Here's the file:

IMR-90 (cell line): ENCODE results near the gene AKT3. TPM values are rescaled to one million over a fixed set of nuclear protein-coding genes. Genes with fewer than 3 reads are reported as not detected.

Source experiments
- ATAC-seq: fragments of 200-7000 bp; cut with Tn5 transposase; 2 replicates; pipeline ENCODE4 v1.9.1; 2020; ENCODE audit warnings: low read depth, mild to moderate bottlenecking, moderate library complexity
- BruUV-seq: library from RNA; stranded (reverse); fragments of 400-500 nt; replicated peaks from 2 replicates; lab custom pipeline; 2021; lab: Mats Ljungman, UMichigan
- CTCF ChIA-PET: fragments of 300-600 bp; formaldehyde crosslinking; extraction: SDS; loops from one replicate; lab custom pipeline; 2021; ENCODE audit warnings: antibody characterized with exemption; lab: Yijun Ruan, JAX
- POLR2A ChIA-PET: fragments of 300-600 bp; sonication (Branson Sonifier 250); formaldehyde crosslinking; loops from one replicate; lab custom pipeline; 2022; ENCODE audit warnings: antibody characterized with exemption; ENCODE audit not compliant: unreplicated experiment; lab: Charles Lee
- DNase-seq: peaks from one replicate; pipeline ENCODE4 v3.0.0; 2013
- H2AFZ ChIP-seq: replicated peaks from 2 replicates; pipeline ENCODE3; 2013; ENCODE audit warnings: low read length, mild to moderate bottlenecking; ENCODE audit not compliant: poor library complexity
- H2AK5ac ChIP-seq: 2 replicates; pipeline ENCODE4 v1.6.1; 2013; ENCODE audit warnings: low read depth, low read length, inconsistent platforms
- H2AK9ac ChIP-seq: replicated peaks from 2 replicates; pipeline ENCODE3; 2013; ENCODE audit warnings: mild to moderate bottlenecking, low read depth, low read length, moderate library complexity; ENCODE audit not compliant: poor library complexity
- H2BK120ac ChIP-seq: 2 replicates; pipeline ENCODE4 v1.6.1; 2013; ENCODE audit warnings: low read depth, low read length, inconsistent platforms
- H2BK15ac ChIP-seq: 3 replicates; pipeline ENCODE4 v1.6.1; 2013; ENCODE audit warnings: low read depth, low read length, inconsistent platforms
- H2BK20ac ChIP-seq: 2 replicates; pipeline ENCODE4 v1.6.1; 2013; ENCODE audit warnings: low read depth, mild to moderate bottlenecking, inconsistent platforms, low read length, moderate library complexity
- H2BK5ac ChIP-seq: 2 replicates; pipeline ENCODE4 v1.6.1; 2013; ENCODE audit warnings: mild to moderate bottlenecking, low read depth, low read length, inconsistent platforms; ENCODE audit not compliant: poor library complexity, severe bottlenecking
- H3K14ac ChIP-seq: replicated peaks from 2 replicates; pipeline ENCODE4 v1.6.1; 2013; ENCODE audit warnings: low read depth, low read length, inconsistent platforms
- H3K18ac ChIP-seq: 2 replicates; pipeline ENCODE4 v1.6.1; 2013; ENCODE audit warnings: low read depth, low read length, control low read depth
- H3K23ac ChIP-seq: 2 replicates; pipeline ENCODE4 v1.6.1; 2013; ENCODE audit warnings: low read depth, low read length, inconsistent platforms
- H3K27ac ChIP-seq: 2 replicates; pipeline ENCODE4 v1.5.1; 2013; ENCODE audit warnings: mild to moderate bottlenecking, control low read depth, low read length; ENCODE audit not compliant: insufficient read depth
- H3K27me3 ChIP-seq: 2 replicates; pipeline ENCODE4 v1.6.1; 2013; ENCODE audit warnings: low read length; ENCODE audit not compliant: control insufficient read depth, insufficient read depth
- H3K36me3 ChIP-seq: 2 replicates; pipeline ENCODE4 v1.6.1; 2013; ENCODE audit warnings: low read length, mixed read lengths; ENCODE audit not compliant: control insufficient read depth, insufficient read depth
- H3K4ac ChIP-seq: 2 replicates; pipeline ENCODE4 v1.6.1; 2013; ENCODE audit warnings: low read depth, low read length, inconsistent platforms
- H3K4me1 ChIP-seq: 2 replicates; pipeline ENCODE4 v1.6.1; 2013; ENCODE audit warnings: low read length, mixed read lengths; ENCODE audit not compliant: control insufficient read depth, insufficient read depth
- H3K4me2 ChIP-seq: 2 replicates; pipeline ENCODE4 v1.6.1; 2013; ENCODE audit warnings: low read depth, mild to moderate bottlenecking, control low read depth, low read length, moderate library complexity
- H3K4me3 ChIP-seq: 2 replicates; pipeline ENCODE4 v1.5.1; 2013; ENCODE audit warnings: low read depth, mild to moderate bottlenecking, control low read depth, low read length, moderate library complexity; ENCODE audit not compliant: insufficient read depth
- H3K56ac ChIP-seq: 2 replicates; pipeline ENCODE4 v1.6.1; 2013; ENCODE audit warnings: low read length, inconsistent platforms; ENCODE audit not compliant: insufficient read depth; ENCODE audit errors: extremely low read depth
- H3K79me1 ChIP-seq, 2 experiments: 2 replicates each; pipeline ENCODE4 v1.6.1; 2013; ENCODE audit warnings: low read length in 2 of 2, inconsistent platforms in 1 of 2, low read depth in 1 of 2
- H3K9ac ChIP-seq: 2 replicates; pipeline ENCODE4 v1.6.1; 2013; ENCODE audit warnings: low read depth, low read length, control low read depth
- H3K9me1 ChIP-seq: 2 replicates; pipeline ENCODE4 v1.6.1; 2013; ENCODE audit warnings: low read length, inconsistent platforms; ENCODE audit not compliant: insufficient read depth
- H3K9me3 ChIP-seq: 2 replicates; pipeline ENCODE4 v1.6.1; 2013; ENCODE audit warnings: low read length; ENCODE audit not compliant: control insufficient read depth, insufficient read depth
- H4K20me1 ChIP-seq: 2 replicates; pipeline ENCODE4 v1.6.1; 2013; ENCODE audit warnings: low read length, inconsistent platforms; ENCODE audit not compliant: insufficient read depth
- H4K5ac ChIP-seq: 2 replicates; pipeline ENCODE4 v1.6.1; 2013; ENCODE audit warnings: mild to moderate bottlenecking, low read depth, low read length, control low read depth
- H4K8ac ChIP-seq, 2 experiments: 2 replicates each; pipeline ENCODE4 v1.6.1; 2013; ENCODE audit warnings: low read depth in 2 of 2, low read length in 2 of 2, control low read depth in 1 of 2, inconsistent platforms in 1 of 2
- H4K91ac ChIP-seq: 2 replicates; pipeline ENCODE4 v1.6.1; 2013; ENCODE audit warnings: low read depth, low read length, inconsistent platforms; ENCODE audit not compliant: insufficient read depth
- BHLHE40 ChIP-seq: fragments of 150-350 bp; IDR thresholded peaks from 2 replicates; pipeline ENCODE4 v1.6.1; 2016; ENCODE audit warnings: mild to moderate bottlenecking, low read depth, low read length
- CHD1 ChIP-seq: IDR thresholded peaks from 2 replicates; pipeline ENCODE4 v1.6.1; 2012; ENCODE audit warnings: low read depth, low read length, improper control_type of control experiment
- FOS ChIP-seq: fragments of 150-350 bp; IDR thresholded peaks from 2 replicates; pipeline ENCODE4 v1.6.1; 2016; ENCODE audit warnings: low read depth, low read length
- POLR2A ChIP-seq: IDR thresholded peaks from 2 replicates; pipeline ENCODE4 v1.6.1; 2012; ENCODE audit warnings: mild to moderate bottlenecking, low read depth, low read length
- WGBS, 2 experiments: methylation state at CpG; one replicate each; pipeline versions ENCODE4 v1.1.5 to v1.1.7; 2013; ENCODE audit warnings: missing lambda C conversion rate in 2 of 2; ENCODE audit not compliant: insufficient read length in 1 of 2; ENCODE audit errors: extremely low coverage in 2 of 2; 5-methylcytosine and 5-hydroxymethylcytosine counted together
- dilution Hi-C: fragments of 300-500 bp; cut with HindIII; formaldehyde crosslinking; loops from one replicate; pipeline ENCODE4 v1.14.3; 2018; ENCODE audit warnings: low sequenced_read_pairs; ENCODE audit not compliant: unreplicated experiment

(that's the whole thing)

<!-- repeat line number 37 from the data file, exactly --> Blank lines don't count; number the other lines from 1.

- POLR2A ChIP-seq: IDR thresholded peaks from 2 replicates; pipeline ENCODE4 v1.6.1; 2012; ENCODE audit warnings: mild to moderate bottlenecking, low read depth, low read length